Mangal Pandey


Bahadur Shah II, General Bakht Khan


Hakim Ahsanullah (Chief advisor to Bahadur Shah II)


Begum Hazrat Mahal, Birjis Qadir, Ahmadullah (advisor of the ex-Nawab of Awadh)


Nana Sahib, Rao Sahib (nephew of Nana), Tantia Tope, Azimullah Khan (advisor of Nana Sahib)


Rani Laxmibai

Bihar (Jagdishpur)

Kunwar Singh, Amar Singh

Allahabad and Banaras

Maulvi Liyakat Ali


Maulvi Ahmadullah (He declared the Revolt as Jihad against English)


Tufzal Hasan Khan


Mohammad Khan


Abdul Ali Khan


Khan Bahadur Khan


Firoz Shah


Tantia Tope


Kandapareshwar Singh, Manirama Datta


Surendra Shahi, Ujjwal Shahi


Raja Pratap Singh


Jaidayal Singh and Hardayal Singh


Gajadhar Singh


Sevi Singh, Kadam Singh

British Officials Associated with Revolt

General John Nicholson

Captured Delhi on 20th September 1857 (Nicholson died soon due to a mortal wound received during the fighting).

Major Hudson

Killed Bahadur Shah's sons and grandsons in Delhi.

Sir Hugh Wheeler

Defense against Nana Sahib's forces till 26th June 1857. British forces surrendered on 27th on the promised of safe conduct to Allahabad.

General Neil

Recaptured Banaras and Allahabad in June 1857. At Kanpur, he killed Indians as revenge against the killing of English by Nana Sahib's forces. Died at Lucknow while fighting against the rebels.

Sir Colin Campbell

Final recovery of Kanpur on 6th December, 1857. Final reoccupation of Lucknow on 21 st March, 1858. Recapture of Bareilly on 5th May, 1858.

Henry Lawrence

Chief Commissioner of Awadh. Who died during the seizure of British residency by rebels at Lucknow on 2nd July, 1857!

Major General Havelock

Defeated the rebels (Nana Sahib's force) on 17th July, 1857. Died at Lucknow in December 1857.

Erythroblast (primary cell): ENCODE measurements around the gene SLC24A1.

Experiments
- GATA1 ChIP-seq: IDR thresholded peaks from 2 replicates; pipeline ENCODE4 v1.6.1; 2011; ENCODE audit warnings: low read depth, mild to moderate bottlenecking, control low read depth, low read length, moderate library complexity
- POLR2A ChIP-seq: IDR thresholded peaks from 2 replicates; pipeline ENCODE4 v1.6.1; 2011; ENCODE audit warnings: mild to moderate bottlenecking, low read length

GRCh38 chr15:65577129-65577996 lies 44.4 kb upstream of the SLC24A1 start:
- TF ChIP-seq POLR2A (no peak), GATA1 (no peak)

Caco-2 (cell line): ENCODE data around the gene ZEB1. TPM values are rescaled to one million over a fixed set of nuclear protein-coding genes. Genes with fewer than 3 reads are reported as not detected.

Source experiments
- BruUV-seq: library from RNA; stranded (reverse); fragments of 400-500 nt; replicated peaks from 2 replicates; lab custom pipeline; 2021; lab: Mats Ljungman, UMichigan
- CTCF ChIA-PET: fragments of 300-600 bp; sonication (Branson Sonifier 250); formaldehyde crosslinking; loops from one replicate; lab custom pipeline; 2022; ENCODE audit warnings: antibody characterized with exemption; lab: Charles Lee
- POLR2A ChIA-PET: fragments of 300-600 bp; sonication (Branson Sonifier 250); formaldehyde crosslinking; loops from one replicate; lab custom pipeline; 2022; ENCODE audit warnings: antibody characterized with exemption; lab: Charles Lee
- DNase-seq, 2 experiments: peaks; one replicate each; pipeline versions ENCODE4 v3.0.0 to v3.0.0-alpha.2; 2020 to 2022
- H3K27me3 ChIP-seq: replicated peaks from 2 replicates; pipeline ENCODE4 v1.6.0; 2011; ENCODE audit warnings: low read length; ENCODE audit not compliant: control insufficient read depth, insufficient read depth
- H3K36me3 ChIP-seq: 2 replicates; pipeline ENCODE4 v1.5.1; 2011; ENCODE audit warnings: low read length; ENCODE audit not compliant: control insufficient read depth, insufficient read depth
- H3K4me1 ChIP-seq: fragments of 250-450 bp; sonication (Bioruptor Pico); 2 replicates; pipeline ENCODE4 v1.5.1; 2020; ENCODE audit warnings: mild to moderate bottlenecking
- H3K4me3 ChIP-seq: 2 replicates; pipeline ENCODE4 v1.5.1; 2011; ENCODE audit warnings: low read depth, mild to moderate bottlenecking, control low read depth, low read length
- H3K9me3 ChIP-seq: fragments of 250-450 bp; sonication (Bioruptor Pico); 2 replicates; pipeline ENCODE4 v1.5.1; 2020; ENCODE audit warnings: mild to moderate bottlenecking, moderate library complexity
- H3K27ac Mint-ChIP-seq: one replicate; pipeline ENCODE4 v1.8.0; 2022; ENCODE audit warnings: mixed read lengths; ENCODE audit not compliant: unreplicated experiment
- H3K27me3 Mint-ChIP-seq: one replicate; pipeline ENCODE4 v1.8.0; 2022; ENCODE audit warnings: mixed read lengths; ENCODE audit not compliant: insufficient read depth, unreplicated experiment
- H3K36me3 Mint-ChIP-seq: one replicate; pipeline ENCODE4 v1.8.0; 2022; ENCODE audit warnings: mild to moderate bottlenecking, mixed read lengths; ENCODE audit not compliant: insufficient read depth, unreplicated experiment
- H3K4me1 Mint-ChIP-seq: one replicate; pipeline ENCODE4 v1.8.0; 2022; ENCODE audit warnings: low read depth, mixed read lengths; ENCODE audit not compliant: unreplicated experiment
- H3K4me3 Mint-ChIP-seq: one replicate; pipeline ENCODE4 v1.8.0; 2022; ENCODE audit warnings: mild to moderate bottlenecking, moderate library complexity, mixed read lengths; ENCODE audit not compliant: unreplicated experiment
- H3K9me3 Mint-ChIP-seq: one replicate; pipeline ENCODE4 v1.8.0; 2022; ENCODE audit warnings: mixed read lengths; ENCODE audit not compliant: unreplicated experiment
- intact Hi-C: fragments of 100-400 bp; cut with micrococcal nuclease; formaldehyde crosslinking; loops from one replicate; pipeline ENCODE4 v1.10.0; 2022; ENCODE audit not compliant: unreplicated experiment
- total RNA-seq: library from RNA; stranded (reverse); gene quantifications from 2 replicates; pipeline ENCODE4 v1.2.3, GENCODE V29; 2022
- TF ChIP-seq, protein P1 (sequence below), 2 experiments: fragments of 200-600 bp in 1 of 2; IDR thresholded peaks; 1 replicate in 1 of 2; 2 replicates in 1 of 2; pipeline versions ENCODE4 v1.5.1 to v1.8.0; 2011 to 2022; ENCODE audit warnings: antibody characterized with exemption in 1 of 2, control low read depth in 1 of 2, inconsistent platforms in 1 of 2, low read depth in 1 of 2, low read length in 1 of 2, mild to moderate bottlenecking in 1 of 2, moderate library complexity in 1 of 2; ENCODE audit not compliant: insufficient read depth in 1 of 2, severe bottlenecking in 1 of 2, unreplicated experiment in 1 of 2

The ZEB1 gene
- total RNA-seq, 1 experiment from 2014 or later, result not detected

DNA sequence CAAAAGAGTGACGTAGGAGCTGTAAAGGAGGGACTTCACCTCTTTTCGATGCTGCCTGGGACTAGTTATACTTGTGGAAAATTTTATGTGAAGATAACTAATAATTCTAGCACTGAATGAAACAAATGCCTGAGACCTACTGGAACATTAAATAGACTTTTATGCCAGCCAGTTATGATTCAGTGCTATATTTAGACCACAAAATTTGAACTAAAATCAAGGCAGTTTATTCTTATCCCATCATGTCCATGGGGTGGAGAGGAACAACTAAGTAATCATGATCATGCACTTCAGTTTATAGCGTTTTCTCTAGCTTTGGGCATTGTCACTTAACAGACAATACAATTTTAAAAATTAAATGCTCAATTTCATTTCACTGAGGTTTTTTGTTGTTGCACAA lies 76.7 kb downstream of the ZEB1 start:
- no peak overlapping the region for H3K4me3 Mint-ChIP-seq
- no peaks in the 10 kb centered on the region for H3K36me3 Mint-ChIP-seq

William Taylor and Eye

Suppressed the revolt at Arrah in August 1857.

Hugh Rose

Suppressed the revolt at Jhansi and recaptured Gwalior on 20th June, 1858. The whole of Central India and Bundelkhand was brought under British control by him.

Colonel Oncell

Captured Banaras.

Causes of Failure

1. Some of the local rulers like Scindia of Gwalior, the Holkar of Indore, the Nizam of Hyderabad, the Raja of Jodhpur, the Nawab of Bhopal, the rulers of Patiala, Sindh, and Kashmir, and the Rana of Nepal provided active support to the British.

2. The military equipment of the rebels was inferior. Comparative lack of efficient leadership.

3. The modern intelligent Indians also didn't support the cause.

Impact of the Revolt

1. The revolt was mainly feudal in character carrying with it some nationalist elements.

2. The control of Indian administration was passed on to the British Crown by the Government of India Act, 1858.

3. The army was carefully reorganized to prevent the recurrence of such an event.

The Revolt of 1857 was an extremely important event in Indian history. It was merely a product of Sepoy but was accumulated grievances of the people against the Company’s administration and of their dislike for the foreign regime.

List of Non tribal, Tribal and peasant movements during British India